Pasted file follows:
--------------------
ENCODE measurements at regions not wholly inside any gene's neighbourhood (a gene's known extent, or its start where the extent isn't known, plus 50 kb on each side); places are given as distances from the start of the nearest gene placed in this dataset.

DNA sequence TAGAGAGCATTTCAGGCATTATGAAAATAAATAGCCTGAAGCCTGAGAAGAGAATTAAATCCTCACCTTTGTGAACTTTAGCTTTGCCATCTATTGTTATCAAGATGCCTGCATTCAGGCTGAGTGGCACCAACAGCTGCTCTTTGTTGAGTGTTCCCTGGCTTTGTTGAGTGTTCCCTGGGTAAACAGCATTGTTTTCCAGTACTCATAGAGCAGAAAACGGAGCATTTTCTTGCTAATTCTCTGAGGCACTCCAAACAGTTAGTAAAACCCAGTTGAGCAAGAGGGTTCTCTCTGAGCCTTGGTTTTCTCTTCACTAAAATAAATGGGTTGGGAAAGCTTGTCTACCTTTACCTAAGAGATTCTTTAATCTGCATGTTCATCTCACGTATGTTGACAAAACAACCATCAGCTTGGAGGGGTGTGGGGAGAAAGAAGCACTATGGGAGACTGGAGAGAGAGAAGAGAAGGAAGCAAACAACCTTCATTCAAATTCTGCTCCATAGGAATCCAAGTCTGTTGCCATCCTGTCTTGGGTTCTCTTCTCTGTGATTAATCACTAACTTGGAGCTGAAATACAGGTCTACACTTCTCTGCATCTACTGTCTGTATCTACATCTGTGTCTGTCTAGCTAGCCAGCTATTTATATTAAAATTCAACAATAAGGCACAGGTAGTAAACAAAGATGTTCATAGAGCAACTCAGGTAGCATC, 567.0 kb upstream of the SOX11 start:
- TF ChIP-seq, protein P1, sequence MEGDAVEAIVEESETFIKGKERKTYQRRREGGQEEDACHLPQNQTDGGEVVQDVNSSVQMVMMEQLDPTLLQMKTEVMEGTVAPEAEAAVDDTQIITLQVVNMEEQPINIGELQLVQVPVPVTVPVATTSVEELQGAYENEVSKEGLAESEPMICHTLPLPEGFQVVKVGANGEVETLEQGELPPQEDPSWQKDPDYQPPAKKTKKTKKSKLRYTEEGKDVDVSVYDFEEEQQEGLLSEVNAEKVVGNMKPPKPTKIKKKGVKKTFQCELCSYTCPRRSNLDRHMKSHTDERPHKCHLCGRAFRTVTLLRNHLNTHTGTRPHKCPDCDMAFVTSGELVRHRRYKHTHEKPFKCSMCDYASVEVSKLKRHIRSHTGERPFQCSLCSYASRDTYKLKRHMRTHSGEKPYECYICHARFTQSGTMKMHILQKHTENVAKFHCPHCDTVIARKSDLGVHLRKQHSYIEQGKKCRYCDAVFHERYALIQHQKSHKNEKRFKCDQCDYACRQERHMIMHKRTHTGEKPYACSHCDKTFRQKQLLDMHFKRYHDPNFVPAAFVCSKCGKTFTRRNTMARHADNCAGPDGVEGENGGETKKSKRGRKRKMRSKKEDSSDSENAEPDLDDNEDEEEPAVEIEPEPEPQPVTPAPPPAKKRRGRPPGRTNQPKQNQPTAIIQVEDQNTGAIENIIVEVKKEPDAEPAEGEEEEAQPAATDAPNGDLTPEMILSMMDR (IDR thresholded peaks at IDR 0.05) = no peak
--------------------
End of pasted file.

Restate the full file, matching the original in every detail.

ENCODE measurements at regions not wholly inside any gene's neighbourhood (a gene's known extent, or its start where the extent isn't known, plus 50 kb on each side); places are given as distances from the start of the nearest gene placed in this dataset.

DNA sequence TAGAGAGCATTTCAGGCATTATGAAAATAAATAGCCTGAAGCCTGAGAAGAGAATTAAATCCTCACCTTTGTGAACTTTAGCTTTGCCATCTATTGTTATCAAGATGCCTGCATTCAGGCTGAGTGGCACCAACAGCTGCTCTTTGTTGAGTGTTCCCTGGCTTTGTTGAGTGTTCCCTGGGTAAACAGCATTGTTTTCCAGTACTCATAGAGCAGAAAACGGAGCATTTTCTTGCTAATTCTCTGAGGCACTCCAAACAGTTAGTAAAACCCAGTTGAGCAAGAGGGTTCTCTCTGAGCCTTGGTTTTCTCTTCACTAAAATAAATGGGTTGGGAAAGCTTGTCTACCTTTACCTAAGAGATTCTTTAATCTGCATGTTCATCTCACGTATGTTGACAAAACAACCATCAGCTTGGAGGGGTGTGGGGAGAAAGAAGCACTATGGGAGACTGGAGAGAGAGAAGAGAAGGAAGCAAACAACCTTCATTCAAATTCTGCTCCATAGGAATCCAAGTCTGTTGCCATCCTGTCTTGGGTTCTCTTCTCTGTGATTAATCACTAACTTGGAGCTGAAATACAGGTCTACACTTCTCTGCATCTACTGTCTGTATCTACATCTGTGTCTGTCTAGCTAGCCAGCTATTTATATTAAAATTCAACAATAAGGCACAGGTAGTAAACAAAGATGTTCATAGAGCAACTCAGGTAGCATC, 567.0 kb upstream of the SOX11 start:
- TF ChIP-seq, protein P1, sequence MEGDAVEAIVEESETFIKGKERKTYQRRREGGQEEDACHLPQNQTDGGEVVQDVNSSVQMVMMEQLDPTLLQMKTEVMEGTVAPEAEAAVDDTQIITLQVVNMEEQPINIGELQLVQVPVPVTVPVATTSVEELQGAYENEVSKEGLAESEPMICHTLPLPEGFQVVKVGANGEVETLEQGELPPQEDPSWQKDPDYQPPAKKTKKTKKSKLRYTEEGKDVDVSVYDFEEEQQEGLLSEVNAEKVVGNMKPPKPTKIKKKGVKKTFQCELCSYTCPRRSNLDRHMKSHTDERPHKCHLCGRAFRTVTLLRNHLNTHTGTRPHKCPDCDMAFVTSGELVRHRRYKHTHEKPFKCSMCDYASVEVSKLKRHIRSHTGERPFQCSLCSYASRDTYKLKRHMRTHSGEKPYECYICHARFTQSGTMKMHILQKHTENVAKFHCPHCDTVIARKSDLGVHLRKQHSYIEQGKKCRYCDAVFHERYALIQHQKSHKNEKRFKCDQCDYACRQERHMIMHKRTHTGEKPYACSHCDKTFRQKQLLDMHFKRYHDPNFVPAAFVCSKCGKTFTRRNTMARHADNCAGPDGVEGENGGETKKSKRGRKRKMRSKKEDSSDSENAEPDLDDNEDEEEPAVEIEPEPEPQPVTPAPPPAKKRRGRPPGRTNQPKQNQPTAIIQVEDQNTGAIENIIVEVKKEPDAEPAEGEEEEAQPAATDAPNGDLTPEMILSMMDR (IDR thresholded peaks at IDR 0.05) = no peak